D.C. Charles said...

So interesting! I haven't been to Egypt, but years ago I took a month-long camping trip through Arizona and New Mexico. Most interesting were the cave dwellings and pueblos on a Navajo reservation in Canyon de Chelley in Arizona. While I was there our Navajo guide talked to us about the theft of artifacts from the sites. It was fascinating. Can't wait for your next novel - when will it be out?

Cheryl said...

Interesting post and photos, Janis, and an important subject. I'll look for your book.

Susan said...

Angela - thanks for dropping by! Really, it's hard to take a bad photo in Egypt - everywhere you look there's something marvelous.

JM - I agree. However, some of the best museums have special artifacts set out that you can touch, and that is awesome!

DC - My next novel out is MURDER AND MISS WRIGHT (done as Janis Patterson) and it should be out in August. It's a murder mystery set at an Egyptological conference and - guess what! - it touches on antiquities smuggling. So does THE EGYPTIAN FILE (done as Janis Susan May) a romantic-adventure-chase that takes place in Egypt. It's out now. Hmmm - are we starting to see a pattern here? As for A KILLING AT EL KAB, hopefully it will be out this winter. I have to finish it first!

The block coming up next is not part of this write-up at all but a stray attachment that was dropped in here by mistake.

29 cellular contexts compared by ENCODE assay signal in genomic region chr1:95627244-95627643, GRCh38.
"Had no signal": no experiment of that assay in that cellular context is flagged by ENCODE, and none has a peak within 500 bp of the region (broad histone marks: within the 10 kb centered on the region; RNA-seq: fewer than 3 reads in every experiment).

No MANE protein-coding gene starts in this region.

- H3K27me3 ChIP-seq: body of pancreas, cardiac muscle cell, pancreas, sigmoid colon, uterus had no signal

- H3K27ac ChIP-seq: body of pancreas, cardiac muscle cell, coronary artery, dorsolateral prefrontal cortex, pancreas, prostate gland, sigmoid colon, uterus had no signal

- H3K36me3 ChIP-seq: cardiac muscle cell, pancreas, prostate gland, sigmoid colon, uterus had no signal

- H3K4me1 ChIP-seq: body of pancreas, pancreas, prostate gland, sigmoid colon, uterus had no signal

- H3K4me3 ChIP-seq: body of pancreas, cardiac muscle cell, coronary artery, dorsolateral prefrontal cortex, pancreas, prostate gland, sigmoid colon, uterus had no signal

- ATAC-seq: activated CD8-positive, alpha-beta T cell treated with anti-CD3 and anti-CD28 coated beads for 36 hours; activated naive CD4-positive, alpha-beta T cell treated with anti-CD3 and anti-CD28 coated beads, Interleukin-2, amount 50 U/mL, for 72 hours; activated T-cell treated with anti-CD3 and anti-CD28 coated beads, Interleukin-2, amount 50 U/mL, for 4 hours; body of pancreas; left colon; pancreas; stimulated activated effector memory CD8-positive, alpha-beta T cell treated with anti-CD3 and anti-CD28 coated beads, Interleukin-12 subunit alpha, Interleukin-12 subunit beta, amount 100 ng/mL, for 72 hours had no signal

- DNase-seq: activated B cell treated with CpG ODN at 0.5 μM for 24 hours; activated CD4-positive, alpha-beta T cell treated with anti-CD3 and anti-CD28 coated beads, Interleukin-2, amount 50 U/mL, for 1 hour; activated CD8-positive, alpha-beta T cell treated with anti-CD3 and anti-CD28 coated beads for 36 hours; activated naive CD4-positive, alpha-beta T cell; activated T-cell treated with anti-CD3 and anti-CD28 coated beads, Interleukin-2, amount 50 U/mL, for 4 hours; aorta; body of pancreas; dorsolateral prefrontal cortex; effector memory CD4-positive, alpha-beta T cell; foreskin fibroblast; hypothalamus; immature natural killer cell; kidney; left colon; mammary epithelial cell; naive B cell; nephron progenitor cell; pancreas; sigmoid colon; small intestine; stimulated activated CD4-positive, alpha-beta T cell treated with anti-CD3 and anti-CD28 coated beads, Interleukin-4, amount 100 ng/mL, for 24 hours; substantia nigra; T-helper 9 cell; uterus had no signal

Cheryl - thanks for the comment. I appreciate your thoughts.

Susan, also known as Janis Susan

Janice Washburn said...

Another tragedy is the rampant destruction wrought by the Islamic State. They have destroyed huge ancient statues of Buddha and so many other irreplaceable antiquities.

Karen McCullough said...

Fascinating post. There's a lot of great story ideas there!

Jana Richards said...

I agree with Janice about the destruction of artefacts by ISIS. Absolutely awful.

Jacqueline Seewald said...

An excellent discussion and disheartening. Grave robbing, theft of artifacts, has gone on for centuries unfortunately.

Susan said...

Janice, Jana - I agree entirely and most vociferously. Since, however, I didn't want to turn Lois' blog into a socio-religious-political rant, I kept my opinions to the profit trade in antiquities. Both are heinous, though, and should be stopped.

Karen, I agree with you too. It's impossible to go to Egypt or even think about antiquities theft without coming up with lots of ideas. So many ideas, so little time...

Jacqueline - grave robbing and theft have existed for long as mankind itself, more's the pity. One of the reasons we have so few things from pharaonic tombs is that they were robbed in antiquity - many of them by the men who helped create them! Unfortunately, only man's technology changes - not his soul. There are always those who will rob.

Susan, also known as Janis Susan

Pamela Fryer said...

Egypt is one of those places I've always wanted to see, but -sigh- I'll have to be content reading about it instead. A friend told me she'd nearly been sold into slavery for three camels in a marketplace there. Two guys were trying to drag her off and the only word she understood was "three camels". So yeah, gonna read about it instead. Great article, Janis!

Susan said...